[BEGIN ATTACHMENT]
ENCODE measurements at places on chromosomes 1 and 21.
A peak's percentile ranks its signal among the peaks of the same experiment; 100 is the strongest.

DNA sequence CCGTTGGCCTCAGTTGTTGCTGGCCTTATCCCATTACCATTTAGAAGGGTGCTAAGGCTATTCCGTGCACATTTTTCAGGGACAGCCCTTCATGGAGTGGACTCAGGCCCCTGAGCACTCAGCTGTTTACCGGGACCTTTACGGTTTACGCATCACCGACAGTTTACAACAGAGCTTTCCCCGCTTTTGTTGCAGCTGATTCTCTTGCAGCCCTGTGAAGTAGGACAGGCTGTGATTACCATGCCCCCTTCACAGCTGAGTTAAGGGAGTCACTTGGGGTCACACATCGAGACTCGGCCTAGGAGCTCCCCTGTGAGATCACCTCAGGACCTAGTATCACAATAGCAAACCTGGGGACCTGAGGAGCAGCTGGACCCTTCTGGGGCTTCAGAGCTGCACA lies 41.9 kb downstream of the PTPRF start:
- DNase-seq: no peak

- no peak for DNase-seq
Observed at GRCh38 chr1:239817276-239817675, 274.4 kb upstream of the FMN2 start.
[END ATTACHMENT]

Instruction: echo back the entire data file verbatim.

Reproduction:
ENCODE measurements at places on chromosomes 1 and 21.
A peak's percentile ranks its signal among the peaks of the same experiment; 100 is the strongest.

DNA sequence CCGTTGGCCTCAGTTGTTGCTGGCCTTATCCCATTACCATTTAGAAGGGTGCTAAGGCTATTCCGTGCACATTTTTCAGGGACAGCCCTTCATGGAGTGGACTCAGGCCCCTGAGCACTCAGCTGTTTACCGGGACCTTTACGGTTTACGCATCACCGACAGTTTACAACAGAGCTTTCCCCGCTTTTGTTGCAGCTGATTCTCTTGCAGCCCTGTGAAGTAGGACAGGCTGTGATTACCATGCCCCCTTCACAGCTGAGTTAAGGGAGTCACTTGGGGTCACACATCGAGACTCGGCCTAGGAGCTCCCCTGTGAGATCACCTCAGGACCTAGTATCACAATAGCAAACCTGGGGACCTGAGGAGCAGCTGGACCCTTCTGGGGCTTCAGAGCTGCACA lies 41.9 kb downstream of the PTPRF start:
- DNase-seq: no peak

- no peak for DNase-seq
Observed at GRCh38 chr1:239817276-239817675, 274.4 kb upstream of the FMN2 start.